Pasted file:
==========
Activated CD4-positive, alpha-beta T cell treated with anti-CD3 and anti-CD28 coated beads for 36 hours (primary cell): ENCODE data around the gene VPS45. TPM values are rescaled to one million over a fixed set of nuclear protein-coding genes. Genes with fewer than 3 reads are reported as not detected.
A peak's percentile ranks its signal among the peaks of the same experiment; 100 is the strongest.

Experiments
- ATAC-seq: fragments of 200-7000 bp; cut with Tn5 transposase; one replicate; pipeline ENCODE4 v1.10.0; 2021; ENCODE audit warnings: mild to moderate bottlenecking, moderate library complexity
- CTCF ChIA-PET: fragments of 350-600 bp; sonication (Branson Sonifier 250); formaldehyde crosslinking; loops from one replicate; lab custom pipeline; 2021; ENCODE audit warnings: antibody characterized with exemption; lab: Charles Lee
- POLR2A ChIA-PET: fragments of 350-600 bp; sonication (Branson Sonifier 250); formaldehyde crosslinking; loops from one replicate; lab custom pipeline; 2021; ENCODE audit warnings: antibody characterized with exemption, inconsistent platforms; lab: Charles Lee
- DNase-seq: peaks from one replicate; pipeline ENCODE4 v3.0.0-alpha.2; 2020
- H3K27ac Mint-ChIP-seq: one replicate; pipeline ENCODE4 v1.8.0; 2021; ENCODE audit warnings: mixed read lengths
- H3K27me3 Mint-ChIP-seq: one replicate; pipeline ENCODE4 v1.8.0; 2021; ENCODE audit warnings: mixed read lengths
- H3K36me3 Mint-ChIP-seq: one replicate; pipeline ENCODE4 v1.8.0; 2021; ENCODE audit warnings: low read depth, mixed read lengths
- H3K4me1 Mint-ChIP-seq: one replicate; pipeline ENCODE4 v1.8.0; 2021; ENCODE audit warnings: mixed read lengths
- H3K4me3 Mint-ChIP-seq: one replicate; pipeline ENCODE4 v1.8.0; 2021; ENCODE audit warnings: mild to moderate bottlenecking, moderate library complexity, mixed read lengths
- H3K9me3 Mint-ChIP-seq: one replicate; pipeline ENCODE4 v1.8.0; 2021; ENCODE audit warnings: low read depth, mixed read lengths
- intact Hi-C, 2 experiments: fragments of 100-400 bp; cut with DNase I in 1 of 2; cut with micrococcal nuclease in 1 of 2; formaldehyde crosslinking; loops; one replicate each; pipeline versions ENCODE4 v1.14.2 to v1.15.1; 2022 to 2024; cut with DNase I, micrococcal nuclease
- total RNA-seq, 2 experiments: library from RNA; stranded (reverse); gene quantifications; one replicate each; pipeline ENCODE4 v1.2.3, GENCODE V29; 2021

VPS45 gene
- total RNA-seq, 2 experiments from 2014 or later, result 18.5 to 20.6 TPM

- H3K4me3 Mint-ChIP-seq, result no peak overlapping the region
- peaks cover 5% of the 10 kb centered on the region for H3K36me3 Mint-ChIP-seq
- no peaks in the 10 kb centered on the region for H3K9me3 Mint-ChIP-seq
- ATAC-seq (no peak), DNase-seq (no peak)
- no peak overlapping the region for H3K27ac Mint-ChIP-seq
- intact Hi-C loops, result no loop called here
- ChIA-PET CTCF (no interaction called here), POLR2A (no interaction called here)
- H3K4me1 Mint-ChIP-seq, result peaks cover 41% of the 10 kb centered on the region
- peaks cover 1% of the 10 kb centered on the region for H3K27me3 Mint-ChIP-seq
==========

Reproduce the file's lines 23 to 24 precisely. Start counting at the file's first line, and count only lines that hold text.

- intact Hi-C loops, result no loop called here
- ChIA-PET CTCF (no interaction called here), POLR2A (no interaction called here)